The Bigger Picture: The City in the Global Village

 

Iraq: From Here To Democracy?

The second gross error of judgement was that there was apparently almost no planning for the rebuilding of Iraq after Saddam - physically, economically and politically. George Bush and his advisers (who hardly merit that description) seemed to imagine that the US would be welcomed with open arms as liberators, and that democracy would flourish spontaneously! Incredible naivety!

Think back to 2003 and the focus of debate, apart from the justification of military intervention, was how difficult it would or would not be to invade and overthrow the regime. The neo-con merchants of 'shock and awe' were doing the rounds of media newsrooms explaining how easy it would be with American high tech military hardware to knock out, not just Saddam, but all unwanted regimes. In the view of the neo-cons American power was transcendent and unchallengeable - another piece of self-deception.

(Dan Halutz, the Chief of Staff of the Israeli Defence Forces, made a similar strategic miscalculation in the war against Hezbollah in Lebanon.)

The third gross error of judgement was to imagine that the invasion and occupation of Iraq was a step which would actually give the US leverage over the recalcitrant neighbouring states of Iran and Syria. On the contrary, the US needs their cooperation if it is to have any chance of stabilising Iraq. (a)

Tony Blair's Israel-Palestine initiative has come and gone. The upcoming US congressional elections in November will give some idea of how the wind of American public opinion is blowing.

Meanwhile the news out of Iraq grows more grim by the day.

Picking Up The Pieces

Here are two links worth following:

Brendan O'Leary's answers to three questions re Iraq: Hard Questions, Uneasy Answers

Lib Dems: A New Strategy for Iraq

posted: 21-9-06


Guess what? A ten-member commission, headed by the former secretary of state, James A Baker, and backed by President Bush, is considering the option of "bringing neighboring Iran and Syria into a joint effort to stop the fighting", according to a report in the Los Angeles Times on 16-10-06. LINK

17-10-06 A poll conducted by Opinion Research Corporation for CNN shows that only 34% of the American public supports the war in Iraq. LINK

25-10-06 A poll conducted by Communicate Research for The Independent shows that 72% in the UK agree with the statement: Tony Blair’s support for George W. Bush’s policy in Iraq calls into question his political judgement, and that 72% believe that the war in unwinnable. LINK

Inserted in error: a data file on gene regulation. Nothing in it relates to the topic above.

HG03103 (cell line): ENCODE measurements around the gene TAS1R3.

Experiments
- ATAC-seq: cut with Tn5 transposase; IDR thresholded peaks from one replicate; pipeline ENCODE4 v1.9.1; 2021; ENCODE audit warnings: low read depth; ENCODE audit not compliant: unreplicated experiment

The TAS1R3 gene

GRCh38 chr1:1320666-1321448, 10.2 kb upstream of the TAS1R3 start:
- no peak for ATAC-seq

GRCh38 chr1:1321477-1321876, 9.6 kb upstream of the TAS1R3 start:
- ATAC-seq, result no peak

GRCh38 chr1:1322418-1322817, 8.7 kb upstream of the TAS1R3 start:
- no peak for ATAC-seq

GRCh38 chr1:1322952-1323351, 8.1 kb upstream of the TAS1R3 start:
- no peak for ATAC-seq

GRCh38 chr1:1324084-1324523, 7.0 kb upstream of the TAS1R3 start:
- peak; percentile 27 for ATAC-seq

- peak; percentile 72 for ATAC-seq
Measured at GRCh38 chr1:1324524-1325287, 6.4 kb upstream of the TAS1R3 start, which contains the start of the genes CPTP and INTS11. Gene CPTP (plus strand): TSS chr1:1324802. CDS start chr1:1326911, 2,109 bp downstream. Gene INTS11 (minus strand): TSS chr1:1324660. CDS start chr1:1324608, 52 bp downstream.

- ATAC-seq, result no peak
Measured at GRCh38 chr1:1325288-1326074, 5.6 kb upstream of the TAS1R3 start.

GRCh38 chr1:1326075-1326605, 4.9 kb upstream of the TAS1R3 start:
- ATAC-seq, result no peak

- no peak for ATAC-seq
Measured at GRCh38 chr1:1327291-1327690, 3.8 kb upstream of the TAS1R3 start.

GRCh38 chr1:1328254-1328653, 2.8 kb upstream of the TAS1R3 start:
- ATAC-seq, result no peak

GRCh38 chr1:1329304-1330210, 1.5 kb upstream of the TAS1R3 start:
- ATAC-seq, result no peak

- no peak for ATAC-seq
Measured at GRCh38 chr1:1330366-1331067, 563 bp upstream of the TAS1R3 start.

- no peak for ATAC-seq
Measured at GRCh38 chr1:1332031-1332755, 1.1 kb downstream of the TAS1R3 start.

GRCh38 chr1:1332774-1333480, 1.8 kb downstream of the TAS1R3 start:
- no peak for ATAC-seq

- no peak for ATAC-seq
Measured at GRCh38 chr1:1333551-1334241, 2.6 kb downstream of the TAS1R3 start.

13-11-06 In his speech at the Lord Mayor's Banquet Tony Blair said: 'a major part of the answer to Iraq lies not in Iraq itself but outside it, in the whole of the region where the same forces are at work, where the roots of this global terrorism are to be found, where the extremism flourishes, with a propaganda that may be, indeed is, totally false; but is, nonetheless, attractive to much of the Arab street.

That is what I call a "whole Middle East" strategy.

There is a fundamental misunderstanding that this is about changing policy on Syria and Iran.  First, those two countries do not at all share identical interests.  But in any event that is not where we start.

On the contrary, we should start with Israel/Palestine.  That is the core.'

Either Tony Blair has only lately discovered that Israel/Palestine is "the core" of the instability in the Middle East, or he has known this but nonetheless three years ago he committed British troops to the invasion of Iraq, in the knowledge that they couldn't succeed because the Bush administation's Middle East strategy was bound to fail.

Bush has had exactly the opposite Middle East strategy, which Britain through our participation in his invasion endorsed. Bush believed he could topple the regimes around Israel through the neo-con 'shock and awe' method, and in that way solve the Israel/Palestine conflict in whatever way the Israelis chose to dictate to the Palestinians.

How wrong he was and is.

28-12-2006 An opinion poll for the France 24 and Le Monde reported overwhelming support for the withdrawal of all coalition troops from Iraq:

France 90%

Spain

84%
Britain 83%
Germany 82%
Italy 77%
USA 66%